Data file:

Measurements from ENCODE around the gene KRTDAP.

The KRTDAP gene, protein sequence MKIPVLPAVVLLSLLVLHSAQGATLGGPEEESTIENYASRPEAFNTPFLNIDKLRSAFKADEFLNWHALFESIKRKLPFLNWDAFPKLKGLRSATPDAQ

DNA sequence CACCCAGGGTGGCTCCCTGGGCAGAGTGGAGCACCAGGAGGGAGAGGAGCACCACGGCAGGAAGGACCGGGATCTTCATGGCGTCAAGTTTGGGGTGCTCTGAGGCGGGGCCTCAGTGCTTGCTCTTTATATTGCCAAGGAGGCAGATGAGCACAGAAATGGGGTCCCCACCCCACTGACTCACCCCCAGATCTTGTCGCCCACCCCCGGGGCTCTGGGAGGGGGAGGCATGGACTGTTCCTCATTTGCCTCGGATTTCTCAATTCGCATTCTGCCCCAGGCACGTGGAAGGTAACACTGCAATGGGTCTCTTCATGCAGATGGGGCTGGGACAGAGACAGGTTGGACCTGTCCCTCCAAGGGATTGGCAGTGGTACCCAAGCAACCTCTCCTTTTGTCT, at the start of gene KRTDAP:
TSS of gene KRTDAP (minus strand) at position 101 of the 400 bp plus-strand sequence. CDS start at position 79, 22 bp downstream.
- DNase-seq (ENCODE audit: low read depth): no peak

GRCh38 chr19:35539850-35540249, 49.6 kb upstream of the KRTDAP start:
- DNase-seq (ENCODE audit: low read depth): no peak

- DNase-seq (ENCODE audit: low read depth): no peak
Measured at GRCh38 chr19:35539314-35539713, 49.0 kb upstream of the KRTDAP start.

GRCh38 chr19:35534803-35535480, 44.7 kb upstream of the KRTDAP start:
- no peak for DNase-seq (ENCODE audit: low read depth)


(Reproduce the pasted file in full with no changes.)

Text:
Measurements from ENCODE around the gene KRTDAP.

The KRTDAP gene, protein sequence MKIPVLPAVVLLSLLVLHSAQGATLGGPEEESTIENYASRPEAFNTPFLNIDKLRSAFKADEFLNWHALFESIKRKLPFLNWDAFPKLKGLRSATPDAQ

DNA sequence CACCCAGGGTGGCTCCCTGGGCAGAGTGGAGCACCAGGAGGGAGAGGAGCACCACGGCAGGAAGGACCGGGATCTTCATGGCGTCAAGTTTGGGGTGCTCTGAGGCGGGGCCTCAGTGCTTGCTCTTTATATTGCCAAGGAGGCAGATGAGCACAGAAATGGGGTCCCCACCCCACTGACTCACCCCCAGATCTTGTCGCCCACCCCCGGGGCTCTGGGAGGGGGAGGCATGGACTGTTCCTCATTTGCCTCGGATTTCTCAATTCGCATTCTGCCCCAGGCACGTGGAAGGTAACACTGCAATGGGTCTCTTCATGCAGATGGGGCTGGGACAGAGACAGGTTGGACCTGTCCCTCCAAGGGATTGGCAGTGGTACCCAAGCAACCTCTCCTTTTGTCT, at the start of gene KRTDAP:
TSS of gene KRTDAP (minus strand) at position 101 of the 400 bp plus-strand sequence. CDS start at position 79, 22 bp downstream.
- DNase-seq (ENCODE audit: low read depth): no peak

GRCh38 chr19:35539850-35540249, 49.6 kb upstream of the KRTDAP start:
- DNase-seq (ENCODE audit: low read depth): no peak

- DNase-seq (ENCODE audit: low read depth): no peak
Measured at GRCh38 chr19:35539314-35539713, 49.0 kb upstream of the KRTDAP start.

GRCh38 chr19:35534803-35535480, 44.7 kb upstream of the KRTDAP start:
- no peak for DNase-seq (ENCODE audit: low read depth)